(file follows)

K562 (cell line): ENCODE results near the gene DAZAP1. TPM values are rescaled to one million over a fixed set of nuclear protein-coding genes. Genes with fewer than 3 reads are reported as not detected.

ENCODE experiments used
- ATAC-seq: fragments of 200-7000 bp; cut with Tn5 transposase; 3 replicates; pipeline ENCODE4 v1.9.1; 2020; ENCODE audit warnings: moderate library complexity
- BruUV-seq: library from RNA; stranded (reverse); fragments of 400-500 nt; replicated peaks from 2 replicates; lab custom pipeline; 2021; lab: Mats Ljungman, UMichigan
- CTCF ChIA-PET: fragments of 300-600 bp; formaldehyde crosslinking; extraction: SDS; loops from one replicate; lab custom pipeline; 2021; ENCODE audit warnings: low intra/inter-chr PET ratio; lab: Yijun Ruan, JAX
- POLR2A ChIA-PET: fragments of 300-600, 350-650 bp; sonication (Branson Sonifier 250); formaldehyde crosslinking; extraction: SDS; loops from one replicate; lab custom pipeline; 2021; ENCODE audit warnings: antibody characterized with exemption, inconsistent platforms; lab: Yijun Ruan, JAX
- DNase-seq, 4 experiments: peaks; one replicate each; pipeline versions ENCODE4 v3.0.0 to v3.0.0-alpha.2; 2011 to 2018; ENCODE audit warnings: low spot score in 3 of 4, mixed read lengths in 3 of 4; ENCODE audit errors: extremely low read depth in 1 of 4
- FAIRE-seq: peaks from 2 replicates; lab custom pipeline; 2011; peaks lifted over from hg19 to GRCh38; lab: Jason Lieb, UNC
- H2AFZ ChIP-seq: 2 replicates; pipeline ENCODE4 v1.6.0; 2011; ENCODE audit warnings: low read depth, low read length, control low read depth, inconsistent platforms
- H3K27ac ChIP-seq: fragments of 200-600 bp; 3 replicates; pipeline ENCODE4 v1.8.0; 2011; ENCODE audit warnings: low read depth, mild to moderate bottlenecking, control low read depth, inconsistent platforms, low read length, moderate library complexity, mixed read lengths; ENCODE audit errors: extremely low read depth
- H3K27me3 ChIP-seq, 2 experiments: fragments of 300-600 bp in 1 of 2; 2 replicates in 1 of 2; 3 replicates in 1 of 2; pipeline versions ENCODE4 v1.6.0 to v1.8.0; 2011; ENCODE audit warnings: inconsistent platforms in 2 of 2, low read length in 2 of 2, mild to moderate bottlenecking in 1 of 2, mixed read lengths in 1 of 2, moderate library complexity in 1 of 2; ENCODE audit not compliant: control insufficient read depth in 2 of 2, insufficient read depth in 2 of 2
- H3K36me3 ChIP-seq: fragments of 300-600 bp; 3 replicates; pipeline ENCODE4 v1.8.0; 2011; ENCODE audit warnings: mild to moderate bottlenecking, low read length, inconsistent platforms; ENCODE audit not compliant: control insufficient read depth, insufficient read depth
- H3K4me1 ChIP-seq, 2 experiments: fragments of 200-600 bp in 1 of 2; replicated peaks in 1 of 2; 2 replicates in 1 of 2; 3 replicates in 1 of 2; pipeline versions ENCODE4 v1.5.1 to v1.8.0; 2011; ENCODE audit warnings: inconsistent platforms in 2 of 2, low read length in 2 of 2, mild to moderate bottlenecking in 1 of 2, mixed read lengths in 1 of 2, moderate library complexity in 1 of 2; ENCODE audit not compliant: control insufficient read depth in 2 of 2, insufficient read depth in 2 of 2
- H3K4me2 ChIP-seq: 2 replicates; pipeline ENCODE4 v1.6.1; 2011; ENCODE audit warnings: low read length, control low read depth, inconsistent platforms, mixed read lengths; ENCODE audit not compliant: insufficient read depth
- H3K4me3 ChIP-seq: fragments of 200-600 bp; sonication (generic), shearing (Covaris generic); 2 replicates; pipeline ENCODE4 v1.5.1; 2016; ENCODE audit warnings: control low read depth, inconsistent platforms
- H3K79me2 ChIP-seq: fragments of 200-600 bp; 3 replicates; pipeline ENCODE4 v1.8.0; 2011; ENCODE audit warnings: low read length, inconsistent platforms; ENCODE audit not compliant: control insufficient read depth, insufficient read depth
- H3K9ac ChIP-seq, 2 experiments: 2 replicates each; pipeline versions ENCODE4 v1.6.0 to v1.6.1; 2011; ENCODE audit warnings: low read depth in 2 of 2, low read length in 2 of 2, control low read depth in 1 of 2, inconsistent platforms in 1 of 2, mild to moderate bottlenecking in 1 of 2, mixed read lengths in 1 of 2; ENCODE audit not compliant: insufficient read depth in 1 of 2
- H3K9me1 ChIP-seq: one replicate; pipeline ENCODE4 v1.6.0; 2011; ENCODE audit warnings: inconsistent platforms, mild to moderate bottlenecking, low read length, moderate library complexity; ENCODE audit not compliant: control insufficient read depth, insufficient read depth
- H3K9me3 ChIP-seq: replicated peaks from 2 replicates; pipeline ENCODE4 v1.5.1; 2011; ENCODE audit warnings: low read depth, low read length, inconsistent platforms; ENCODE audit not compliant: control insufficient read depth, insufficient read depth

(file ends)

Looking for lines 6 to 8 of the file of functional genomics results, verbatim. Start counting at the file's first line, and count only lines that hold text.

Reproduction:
- POLR2A ChIA-PET: fragments of 300-600, 350-650 bp; sonication (Branson Sonifier 250); formaldehyde crosslinking; extraction: SDS; loops from one replicate; lab custom pipeline; 2021; ENCODE audit warnings: antibody characterized with exemption, inconsistent platforms; lab: Yijun Ruan, JAX
- DNase-seq, 4 experiments: peaks; one replicate each; pipeline versions ENCODE4 v3.0.0 to v3.0.0-alpha.2; 2011 to 2018; ENCODE audit warnings: low spot score in 3 of 4, mixed read lengths in 3 of 4; ENCODE audit errors: extremely low read depth in 1 of 4
- FAIRE-seq: peaks from 2 replicates; lab custom pipeline; 2011; peaks lifted over from hg19 to GRCh38; lab: Jason Lieb, UNC